Notably, the lack of massive stars in our simulations would be problematic for studying the influence of HII regions that are mainly triggered by massive stars. More generally, the ionising flux emitted by massive stars strongly depends on their mass (e.g. Vacca et al. 1996). Even for a thousand solar masses in stars, the most massive star in our simulation hardly exceeds 10 M, while observations suggest that, statistically, for a pool of 120 M of stars, one massive star typically lies in them. To overcome this issue, we proceeded as in Colling et al. (2018), where a simple sub-grid model is presented. Every time that 120 M of gas was accreted into stars, we considered that one massive star should have formed, so we created a stellar object whose mass is randomly chosen between 8 and 120 M, assuming that the mass function is a power law with an index of −2.35.

We do not use the approach in, for example, He et al. (2019), where each sink particle is considered to be a core containing one massive star. This is (a) because it is still unclear how much these cores should fragment into close binaries, which would change the distribution of massive stars in the cloud; and (b) in order to allow a consistent set of stellar masses to be implemented in comparisons between simulations. The influence of the particular prescriptions made to introduce massive stars has been analysed in details by Grudić & Hopkins (2019), who concluded that it indeed results in large uncertainties, which can be as high as a factor of 3. Typically, quantifying the influence of the prescriptions such as the random choices of the massive star masses (Geen et al. 2018) would require us to perform several runs, which is outside the scope of the present work. Along the same line, a statistical sample should also be run to quantify the influence of different random seeds of the initial turbulence, although this would increase the cost of the work even further.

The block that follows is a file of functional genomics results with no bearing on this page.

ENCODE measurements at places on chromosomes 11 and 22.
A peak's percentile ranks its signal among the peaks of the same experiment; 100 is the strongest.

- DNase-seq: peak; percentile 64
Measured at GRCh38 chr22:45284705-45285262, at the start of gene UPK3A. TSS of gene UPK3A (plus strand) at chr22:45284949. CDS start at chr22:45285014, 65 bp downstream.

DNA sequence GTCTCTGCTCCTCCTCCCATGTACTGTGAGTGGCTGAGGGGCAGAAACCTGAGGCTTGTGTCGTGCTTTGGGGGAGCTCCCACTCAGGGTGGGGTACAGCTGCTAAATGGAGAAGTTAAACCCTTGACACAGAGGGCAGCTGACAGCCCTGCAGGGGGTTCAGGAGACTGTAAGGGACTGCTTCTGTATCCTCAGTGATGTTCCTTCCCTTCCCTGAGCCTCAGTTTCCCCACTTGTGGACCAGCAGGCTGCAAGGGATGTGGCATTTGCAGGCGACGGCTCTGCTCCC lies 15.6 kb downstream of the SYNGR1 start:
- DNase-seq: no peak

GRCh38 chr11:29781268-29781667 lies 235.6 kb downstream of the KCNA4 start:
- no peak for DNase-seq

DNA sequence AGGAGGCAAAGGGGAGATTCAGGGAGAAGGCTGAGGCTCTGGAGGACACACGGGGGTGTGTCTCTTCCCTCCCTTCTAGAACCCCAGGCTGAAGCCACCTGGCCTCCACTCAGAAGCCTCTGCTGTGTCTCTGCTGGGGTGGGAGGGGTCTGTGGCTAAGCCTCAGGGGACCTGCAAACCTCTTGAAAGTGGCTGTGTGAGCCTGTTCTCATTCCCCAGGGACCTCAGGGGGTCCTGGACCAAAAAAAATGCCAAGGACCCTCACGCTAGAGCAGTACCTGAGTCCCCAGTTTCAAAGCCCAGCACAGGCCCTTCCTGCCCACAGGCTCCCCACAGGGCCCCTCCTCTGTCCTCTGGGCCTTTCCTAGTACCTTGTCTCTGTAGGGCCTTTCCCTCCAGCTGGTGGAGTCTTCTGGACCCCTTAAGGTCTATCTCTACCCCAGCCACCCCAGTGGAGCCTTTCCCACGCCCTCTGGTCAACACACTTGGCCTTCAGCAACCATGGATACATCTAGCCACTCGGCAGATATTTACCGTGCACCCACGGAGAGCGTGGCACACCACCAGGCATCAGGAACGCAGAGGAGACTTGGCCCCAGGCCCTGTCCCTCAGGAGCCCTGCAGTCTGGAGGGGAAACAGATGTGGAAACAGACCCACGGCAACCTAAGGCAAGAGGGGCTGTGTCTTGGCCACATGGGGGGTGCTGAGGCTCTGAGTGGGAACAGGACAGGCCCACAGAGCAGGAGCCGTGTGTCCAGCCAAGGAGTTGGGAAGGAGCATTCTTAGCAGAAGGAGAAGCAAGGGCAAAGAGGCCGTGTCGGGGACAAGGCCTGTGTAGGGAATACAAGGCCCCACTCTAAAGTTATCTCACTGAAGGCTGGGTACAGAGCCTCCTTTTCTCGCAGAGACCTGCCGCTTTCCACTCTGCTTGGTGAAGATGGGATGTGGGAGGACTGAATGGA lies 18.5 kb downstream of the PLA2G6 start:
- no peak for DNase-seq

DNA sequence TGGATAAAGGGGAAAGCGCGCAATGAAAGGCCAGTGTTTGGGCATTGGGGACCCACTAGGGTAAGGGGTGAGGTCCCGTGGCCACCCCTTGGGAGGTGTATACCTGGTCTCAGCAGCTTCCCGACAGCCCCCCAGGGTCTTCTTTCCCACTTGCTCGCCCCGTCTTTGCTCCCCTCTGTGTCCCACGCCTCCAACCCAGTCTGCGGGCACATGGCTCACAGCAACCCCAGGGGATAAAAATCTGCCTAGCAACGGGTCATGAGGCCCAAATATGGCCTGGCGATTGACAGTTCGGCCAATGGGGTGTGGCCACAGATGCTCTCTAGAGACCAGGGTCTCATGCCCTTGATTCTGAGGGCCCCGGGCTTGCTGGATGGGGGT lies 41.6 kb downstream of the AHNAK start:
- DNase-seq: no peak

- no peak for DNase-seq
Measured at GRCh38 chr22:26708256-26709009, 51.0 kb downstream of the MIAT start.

Each stellar object emits an ionising radiation, as given by Vacca et al. (1996). This ionises the surrounding gas, which then expands into an HII region, provided the strength of the radiative field compared to the density of the environment is sufficient, as described in Geen et al. (2015). The ionising radiation is treated using the RT method developed in Rosdahl et al. (2013), which treats the propagation of light using the reduced speed approximation (a factor of 10−4 was employed in this work as it is sufficient to capture the expansion of the ionisation front, provided it does not expand faster than 30 km s−1 – a few times the speed of sound). As in Geen et al. (2015), we used three groups of photons to describe the ionisation of hydrogen and helium.